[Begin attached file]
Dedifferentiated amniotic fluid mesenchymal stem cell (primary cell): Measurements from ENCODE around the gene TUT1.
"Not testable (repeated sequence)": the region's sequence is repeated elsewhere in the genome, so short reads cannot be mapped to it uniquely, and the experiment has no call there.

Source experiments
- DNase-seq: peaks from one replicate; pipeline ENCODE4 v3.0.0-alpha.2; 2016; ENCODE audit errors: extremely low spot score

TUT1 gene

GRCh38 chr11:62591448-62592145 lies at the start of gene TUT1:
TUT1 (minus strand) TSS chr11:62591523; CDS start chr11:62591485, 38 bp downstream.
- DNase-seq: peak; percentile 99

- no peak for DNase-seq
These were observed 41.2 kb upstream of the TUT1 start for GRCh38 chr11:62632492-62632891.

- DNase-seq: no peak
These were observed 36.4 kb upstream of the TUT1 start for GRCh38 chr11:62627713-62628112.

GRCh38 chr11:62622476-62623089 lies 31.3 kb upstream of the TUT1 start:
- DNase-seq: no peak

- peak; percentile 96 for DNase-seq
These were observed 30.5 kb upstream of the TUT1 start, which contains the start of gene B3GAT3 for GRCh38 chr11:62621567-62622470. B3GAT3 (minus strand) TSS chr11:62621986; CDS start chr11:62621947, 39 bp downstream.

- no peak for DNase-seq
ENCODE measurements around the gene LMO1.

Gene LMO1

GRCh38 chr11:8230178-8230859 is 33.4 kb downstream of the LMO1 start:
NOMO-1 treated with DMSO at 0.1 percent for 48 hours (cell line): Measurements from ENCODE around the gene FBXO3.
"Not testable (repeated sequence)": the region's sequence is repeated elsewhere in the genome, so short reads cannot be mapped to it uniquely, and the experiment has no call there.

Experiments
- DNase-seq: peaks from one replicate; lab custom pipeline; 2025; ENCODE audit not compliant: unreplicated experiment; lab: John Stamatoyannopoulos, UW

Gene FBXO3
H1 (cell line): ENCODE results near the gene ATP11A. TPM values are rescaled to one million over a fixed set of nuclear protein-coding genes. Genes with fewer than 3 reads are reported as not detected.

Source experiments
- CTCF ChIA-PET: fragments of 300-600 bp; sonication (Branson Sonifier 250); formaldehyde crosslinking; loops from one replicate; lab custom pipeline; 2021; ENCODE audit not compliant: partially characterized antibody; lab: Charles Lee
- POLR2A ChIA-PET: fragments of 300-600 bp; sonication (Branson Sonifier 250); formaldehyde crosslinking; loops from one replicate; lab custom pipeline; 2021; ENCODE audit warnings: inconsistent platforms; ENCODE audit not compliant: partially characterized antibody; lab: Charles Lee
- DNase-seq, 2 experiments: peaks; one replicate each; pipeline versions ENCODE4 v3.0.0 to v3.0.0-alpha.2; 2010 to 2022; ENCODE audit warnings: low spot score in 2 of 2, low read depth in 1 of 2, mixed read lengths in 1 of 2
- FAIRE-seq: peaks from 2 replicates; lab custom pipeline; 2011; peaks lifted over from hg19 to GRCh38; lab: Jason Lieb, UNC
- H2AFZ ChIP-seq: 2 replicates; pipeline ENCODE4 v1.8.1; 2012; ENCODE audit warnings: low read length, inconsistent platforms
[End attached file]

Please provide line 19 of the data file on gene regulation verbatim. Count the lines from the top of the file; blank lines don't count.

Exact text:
Gene LMO1